“She was maybe six-years-old, smiling and ladylike in a gauzy white dress. The kind of dress that makes me want a daughter. The kind of smile that's heavy on sugar and light on spice. She walked up to my son, as he wheeled in circles outside the sanctuary after church, and planted herself squarely in front of his wheelchair. They studied each other closely. He waved hello. And then, without taking her eyes from his face, she said  ‘I feel sorry for him.’”

Most Challenging: 
Christena Cleveland with "Dismantling the White Male Industrial Complex" 

"My hopes for a just world don’t rest on the white man’s shoulders. My hope is in Jesus and in the power of his death and resurrection."

Bravest: 
Rachel Marie Stone with “The Birth Control Debate We Shouldn’t Be Having” 

“So yes. I do understand what people feel is at stake. But I also believe that to reject and inhibit access to birth control on the remote and contested possibility that a fertilized egg might not implant is to consign more than a million and a half people annually — mostly children, but many women — to death."

Wisest (nominate by Susie Finkbeiner)
Lorilee Craker with “I am her real mom too”

“Whether or not you ever have a relationship with your child, your journey together continues through the years, through love, prayer, thoughts, and yes, DNA. Speaking for adoptive moms everywhere, we think of you always and tell our children you love them and did the best you could. You are real moms. And to adoptive moms who have been told over and over again, in ways subtle and blunt, that your role in your child’s life is somehow a fraud, a fake, as artificial as a popsicle formed from red dye and chemicals, you know better. You are real moms, too.” 

Funniest (nominated by Abby Fahmi
“Exaggerated Soccer Injuries Looks Ridiculous Off the Field” 

Coolest: 
Beth Felker Jones with “Women Doing Theology”
 

On My Nightstand…

Americanah by Chimamanda Ngozi Adichie

This is my first Adichie novel, and I’ve been told by several of her fans it’s not their favorite. I loved the story, characters, and writing in Americanah, but like a lot of folks, found the ending anticlimactic and a tad disappointing. Still, there were too many amazing moments in this one to give it anything less than four stars. Highly recommended. Let me know if you think I should read Half of a Yellow Sun or Purple Hibiscus next. 

The Oldest Living Things in the World by Rachel Sussman

So maybe this was an odd (and ironic?) book to ask for as a birthday present, but Dan knew I’d been pining over it for a while, and I’ve not been disappointed. The Oldest Living Things in the World is a giant book that combines many of my favorite things: a compelling journey/quest narrative, beautiful photographs, and naturalism. (Also, for some reason, the pages smell AMAZING.) Over ten years, artist Rachel Sussman researched, worked with biologists, and traveled the world to photograph continuously living organisms that are 2,000 years old and older. Her quest took her to Antarctica, Greenland, the Mojave Desert the Australian Outback, and all sorts of interesting places. The photos and information are great, but what I really love is Sussman’s point of view. She gave a TED Talk about her project that’s worth a watch. Five stars.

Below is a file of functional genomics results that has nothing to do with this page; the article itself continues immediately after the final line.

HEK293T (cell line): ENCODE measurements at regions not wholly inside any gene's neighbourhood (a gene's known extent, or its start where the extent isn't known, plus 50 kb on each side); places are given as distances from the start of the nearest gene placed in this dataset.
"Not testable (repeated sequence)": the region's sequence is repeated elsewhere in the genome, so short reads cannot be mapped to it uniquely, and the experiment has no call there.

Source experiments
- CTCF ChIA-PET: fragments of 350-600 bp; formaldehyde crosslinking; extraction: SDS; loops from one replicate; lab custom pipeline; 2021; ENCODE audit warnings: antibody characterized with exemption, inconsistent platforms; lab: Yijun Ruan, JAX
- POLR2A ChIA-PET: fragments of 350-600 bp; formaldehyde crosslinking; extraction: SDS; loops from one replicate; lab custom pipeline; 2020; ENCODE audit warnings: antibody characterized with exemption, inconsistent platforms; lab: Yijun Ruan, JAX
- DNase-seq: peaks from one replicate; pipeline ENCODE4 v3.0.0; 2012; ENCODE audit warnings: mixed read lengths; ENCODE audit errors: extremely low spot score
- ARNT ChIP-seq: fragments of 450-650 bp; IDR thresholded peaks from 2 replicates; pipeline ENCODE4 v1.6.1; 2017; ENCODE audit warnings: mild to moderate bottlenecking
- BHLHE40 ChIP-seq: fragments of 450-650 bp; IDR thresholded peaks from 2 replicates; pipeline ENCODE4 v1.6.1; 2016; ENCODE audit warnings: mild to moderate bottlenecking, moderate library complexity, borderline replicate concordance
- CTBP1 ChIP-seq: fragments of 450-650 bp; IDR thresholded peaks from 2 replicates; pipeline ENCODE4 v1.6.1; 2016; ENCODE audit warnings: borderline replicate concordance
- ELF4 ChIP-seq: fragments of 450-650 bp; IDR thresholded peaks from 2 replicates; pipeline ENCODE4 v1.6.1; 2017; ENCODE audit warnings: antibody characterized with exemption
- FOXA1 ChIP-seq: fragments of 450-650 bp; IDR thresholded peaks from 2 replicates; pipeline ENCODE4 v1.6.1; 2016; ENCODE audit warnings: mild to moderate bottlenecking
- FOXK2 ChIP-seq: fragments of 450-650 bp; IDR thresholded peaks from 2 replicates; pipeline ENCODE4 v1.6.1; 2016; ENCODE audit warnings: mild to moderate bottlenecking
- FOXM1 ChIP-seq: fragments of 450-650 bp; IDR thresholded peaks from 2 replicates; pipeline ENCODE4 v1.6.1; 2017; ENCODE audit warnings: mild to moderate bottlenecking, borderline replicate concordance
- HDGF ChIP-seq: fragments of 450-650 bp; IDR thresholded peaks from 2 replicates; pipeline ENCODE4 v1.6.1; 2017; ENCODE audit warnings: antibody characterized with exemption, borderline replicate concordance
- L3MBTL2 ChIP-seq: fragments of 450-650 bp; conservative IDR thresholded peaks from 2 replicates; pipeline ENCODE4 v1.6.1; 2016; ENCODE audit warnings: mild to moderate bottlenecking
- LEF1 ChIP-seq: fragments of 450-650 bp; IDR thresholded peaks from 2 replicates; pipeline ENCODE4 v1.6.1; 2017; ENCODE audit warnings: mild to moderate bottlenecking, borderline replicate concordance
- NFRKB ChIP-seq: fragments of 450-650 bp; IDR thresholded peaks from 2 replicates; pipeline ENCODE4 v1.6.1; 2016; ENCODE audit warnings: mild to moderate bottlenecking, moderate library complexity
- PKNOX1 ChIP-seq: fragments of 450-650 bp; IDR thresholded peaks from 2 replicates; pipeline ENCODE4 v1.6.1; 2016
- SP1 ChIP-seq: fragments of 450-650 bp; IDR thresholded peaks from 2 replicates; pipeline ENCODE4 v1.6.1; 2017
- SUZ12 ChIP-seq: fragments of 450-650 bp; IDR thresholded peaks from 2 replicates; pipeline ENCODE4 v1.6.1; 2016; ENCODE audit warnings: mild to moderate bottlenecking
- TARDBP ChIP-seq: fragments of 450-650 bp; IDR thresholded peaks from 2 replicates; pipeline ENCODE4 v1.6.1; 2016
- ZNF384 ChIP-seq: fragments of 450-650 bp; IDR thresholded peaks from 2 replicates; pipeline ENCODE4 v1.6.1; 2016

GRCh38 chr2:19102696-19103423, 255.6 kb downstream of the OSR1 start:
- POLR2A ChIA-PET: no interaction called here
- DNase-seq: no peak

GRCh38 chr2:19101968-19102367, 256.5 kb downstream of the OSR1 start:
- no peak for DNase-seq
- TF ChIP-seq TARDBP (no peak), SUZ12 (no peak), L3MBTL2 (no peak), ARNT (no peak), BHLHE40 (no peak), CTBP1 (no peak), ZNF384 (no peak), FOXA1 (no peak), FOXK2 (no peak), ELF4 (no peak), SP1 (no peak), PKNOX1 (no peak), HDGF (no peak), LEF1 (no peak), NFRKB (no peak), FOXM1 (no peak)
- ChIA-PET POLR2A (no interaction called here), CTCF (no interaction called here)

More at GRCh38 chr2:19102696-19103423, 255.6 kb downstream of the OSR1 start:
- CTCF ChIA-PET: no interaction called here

Slow Church by C. Christopher Smith and John Pattison 

I'm just digging into this one and enjoying it so far. I don't usually like how-to-do-church books, but this one is different, offering a believable and inspiring alternative to our industrialized approaches to church, which tend to emphasize quantity over quality and programs over people. This one's gotten a lot of buzz, and so far, it seems worthy of it. 


Book News…

I finally finished writing my next (and third) book, Searching for Sunday. It’s a memoir about losing and finding Church, arranged around the seven sacraments. I’m really pleased with how it turned out, though edits still loom. Look for it to hit shelves in April of 2015. 

IRL…

I’m pretty freakin’ excited that a bunch of you are actually coming to my hometown of Dayton, Tennessee this week for a special Tokens event on “Evolution and the Christian Faith” featuring Pulitzer-Prize-winning author Ed Larson at the famous Rhea County Courthouse.   I’ll be there for a short interview as well.  Best of all, my friend and fellow blogger Richard Beck and his wife Jana are coming in for the event, which means Dan and I are going to treat them to a tour of Dayton!  Last I checked, there weren’t many tickets available, but you can learn more here. If you will be in town, please let me know. I’d love to connect. 


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So, what caught your eye online this week? What’s happening on your blog?